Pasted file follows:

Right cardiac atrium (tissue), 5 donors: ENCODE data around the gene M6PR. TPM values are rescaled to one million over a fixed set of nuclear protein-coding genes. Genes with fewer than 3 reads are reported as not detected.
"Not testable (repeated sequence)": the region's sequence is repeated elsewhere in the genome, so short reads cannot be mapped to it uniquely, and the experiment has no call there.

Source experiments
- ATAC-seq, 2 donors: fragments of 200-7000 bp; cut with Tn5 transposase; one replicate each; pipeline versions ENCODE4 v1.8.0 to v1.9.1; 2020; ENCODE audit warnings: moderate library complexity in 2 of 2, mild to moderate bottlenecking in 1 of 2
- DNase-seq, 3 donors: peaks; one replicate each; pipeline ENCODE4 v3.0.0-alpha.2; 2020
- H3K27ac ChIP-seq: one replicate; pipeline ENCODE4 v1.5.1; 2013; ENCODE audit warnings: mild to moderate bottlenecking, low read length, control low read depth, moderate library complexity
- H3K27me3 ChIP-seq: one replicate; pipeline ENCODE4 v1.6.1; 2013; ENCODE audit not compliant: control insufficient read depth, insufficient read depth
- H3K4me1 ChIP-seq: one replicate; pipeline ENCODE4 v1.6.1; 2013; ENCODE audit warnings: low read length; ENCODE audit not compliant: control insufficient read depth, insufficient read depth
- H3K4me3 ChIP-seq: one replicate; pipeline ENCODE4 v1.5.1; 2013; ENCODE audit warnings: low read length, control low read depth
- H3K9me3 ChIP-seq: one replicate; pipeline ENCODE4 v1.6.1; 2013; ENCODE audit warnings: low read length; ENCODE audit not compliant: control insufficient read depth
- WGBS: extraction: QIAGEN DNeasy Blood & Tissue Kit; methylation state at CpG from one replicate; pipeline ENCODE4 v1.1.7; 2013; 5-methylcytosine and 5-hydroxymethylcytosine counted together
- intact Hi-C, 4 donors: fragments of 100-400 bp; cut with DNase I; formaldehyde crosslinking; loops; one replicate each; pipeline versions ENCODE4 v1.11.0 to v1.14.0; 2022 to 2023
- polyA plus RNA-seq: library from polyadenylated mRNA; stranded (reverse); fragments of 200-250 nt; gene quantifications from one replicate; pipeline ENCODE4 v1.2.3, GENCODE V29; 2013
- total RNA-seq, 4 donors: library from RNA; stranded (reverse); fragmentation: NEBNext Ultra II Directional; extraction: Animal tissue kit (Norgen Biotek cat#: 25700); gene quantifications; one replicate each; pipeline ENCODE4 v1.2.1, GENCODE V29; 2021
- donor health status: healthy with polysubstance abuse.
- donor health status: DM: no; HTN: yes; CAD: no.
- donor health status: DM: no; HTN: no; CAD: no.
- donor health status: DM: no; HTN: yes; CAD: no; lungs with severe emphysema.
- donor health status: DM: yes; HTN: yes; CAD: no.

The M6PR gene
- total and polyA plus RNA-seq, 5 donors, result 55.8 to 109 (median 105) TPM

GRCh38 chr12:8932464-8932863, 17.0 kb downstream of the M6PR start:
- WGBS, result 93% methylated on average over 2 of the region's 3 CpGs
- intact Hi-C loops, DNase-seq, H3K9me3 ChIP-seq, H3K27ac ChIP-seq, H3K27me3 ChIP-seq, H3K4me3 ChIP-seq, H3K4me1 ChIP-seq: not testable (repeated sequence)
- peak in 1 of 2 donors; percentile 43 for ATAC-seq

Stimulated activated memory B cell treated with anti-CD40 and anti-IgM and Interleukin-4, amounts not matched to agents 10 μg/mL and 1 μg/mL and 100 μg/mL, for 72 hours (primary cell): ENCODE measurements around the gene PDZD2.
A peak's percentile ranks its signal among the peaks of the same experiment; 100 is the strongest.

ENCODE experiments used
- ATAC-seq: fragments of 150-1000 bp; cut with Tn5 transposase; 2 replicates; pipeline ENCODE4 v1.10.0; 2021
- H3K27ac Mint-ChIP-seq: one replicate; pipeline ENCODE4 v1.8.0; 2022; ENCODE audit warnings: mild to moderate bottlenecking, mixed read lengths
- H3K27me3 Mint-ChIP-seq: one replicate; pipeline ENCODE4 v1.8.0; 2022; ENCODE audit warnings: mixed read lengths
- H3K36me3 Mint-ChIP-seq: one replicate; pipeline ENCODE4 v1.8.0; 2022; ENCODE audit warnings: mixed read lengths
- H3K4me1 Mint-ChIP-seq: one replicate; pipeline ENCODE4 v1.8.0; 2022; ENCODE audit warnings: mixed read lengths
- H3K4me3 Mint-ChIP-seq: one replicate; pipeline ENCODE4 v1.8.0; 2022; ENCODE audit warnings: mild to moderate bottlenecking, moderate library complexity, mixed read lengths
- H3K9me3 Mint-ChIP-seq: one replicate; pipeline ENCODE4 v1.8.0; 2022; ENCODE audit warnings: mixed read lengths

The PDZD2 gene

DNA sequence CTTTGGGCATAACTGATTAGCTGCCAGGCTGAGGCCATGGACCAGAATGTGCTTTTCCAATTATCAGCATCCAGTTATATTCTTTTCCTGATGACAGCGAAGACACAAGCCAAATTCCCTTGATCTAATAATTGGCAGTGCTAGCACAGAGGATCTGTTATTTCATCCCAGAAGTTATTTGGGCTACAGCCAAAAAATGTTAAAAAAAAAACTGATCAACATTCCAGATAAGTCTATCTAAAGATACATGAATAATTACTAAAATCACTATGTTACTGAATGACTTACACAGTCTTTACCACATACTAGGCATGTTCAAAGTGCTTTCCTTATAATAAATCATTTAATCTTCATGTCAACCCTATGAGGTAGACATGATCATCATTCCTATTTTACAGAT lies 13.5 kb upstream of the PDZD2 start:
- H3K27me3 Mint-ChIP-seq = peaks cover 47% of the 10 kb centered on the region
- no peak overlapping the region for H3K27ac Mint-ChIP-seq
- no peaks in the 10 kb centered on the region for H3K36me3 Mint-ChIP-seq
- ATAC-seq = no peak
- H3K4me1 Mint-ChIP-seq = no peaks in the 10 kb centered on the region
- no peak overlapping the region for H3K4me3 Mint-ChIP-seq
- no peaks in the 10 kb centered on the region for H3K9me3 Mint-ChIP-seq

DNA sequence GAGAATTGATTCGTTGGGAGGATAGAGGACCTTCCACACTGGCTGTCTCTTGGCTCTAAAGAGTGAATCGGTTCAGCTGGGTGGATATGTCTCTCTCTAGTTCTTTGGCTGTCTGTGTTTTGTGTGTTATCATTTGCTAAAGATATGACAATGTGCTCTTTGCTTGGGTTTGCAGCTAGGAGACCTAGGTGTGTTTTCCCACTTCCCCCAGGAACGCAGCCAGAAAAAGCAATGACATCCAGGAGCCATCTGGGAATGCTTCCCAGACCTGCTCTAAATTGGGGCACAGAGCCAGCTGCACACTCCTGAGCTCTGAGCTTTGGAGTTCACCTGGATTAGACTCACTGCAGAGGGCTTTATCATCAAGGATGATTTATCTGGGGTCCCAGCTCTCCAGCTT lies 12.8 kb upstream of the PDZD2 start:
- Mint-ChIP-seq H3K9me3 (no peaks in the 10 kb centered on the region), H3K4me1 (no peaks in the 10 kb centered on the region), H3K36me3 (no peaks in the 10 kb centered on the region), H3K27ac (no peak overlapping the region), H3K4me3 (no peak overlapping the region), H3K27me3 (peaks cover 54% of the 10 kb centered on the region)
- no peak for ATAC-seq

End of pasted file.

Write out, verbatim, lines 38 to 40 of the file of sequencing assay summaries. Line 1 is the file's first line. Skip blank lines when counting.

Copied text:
- H3K27me3 Mint-ChIP-seq = peaks cover 47% of the 10 kb centered on the region
- no peak overlapping the region for H3K27ac Mint-ChIP-seq
- no peaks in the 10 kb centered on the region for H3K36me3 Mint-ChIP-seq